Canadians have a well-known love affair with maple syrup. So, naturally, when Canadian astronaut Chris Hadfield took the reins as commander of the International Space Station, it was only a matter of time until the matter of Canadian cuisine came up. But what does food taste like in space? One student from Airdrie, Alberta asked that question during a "Let's Talk Science" event sponsered by the Canadian Space Agency. And Commander Hadfield has the answers.
The most interesting thing to take away from this video -- other than the endless pleasure of watching objects float around in zero gravity -- is Hadfield's description of what sounds like an outer space-induced head cold. The human body is so used to the pressures of gravity that it is constantly working to keep blood in the upper part of the body. But in space, the lack of gravity means blood is free to flow in any direction, something the body has to adjust to, resulting in excess fluids in the head. The result is stuffy sinuses and food that, "doesn't taste like anything."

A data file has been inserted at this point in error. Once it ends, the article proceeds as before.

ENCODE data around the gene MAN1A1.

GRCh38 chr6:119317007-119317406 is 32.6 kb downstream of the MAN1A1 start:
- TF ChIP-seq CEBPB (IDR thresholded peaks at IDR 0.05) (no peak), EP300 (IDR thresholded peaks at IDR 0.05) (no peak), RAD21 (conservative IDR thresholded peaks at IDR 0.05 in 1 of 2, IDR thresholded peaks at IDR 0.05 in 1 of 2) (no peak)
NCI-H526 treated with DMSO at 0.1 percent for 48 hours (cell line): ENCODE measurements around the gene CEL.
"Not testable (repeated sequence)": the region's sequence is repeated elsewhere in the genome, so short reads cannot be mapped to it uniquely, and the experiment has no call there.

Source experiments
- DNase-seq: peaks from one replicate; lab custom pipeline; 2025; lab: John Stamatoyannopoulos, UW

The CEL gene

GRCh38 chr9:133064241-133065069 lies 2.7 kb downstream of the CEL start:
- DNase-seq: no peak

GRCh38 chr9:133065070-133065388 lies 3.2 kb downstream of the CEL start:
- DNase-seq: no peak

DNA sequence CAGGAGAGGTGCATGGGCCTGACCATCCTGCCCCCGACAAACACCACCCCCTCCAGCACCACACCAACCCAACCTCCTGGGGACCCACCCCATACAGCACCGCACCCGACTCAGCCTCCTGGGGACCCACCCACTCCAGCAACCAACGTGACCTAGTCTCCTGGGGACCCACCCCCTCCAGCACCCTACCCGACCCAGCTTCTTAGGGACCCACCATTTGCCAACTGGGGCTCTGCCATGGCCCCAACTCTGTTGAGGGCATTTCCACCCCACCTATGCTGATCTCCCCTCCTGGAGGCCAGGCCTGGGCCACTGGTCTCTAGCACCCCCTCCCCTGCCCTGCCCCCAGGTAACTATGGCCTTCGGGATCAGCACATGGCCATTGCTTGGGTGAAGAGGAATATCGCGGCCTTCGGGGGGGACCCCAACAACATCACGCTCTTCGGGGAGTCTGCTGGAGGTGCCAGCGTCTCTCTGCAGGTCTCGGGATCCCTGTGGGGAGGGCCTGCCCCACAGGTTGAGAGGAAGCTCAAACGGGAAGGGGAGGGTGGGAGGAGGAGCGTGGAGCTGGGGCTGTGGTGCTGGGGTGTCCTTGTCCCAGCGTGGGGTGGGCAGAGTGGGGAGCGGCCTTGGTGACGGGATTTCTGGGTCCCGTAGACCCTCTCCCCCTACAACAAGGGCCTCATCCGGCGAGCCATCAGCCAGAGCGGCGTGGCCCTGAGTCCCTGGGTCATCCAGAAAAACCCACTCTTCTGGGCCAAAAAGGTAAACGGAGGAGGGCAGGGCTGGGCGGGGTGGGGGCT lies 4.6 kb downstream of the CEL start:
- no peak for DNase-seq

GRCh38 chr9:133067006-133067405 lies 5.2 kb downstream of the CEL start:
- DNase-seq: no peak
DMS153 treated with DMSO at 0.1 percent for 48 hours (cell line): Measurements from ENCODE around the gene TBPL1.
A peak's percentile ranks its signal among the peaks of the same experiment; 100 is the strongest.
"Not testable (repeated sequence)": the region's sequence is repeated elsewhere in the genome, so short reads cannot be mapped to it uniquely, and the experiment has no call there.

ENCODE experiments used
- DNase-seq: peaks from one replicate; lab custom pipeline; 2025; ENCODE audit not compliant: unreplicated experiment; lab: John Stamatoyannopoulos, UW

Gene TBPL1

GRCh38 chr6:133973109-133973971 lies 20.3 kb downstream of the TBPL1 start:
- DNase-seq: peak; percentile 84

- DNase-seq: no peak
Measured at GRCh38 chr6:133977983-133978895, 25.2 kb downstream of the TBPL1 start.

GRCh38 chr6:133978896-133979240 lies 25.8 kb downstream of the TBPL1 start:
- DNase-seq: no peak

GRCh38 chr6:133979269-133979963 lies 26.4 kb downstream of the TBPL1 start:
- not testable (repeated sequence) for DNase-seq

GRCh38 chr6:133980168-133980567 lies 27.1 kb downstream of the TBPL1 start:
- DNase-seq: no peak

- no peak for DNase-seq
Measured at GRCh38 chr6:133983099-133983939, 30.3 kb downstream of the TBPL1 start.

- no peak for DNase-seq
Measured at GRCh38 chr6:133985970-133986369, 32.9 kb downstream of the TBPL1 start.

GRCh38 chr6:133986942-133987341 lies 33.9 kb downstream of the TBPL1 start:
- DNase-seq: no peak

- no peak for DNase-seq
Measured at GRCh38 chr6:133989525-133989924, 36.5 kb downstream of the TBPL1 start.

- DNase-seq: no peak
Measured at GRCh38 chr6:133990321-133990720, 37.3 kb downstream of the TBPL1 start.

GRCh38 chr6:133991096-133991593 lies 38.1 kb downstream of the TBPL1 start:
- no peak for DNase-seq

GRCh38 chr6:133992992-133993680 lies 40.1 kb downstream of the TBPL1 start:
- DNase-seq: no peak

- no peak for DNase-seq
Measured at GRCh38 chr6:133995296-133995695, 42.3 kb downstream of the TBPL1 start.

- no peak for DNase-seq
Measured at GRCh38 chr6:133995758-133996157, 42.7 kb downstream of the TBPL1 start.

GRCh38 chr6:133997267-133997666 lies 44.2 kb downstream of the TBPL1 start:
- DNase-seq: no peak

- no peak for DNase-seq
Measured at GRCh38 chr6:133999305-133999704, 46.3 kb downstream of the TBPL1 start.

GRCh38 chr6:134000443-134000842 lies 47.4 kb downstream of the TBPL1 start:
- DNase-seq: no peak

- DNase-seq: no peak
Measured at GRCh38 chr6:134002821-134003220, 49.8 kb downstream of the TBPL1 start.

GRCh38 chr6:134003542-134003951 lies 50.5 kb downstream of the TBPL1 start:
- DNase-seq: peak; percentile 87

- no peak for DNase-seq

After a few days the body adapts, and Hadfield assures the student audience that food tastes just the same as it does on Earth. He then proceeds to break out the contents of a Canadian goody bag recently brought to the station. Maple syrup in a tube? What will the Canadian Space Agency think of next?
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